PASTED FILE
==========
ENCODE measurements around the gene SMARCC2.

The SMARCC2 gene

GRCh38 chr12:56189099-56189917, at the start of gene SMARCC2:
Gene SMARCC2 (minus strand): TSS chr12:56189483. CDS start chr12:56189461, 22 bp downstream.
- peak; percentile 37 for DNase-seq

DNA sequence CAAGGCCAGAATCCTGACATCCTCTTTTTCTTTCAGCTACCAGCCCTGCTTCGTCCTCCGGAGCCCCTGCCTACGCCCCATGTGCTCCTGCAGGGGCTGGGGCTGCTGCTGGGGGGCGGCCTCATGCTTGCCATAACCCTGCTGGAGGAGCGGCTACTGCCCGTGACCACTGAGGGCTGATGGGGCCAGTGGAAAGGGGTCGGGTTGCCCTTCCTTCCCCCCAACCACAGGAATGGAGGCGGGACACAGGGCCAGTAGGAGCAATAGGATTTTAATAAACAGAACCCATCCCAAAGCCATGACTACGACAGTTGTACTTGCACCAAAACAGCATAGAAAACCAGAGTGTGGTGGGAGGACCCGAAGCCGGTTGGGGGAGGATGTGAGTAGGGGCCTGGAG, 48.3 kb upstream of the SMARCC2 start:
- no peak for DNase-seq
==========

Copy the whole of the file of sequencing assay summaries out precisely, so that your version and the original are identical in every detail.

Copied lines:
ENCODE measurements around the gene SMARCC2.

The SMARCC2 gene

GRCh38 chr12:56189099-56189917, at the start of gene SMARCC2:
Gene SMARCC2 (minus strand): TSS chr12:56189483. CDS start chr12:56189461, 22 bp downstream.
- peak; percentile 37 for DNase-seq

DNA sequence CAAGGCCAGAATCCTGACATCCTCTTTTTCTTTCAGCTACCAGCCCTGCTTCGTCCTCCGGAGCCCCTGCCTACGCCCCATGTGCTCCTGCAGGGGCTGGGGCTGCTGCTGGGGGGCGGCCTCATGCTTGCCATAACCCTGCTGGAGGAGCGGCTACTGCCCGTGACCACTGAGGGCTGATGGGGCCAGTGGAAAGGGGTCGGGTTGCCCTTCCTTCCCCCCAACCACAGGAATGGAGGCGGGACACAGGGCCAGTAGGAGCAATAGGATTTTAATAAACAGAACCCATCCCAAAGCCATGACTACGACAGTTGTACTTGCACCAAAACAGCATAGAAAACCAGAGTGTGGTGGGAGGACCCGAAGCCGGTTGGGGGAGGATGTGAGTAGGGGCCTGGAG, 48.3 kb upstream of the SMARCC2 start:
- no peak for DNase-seq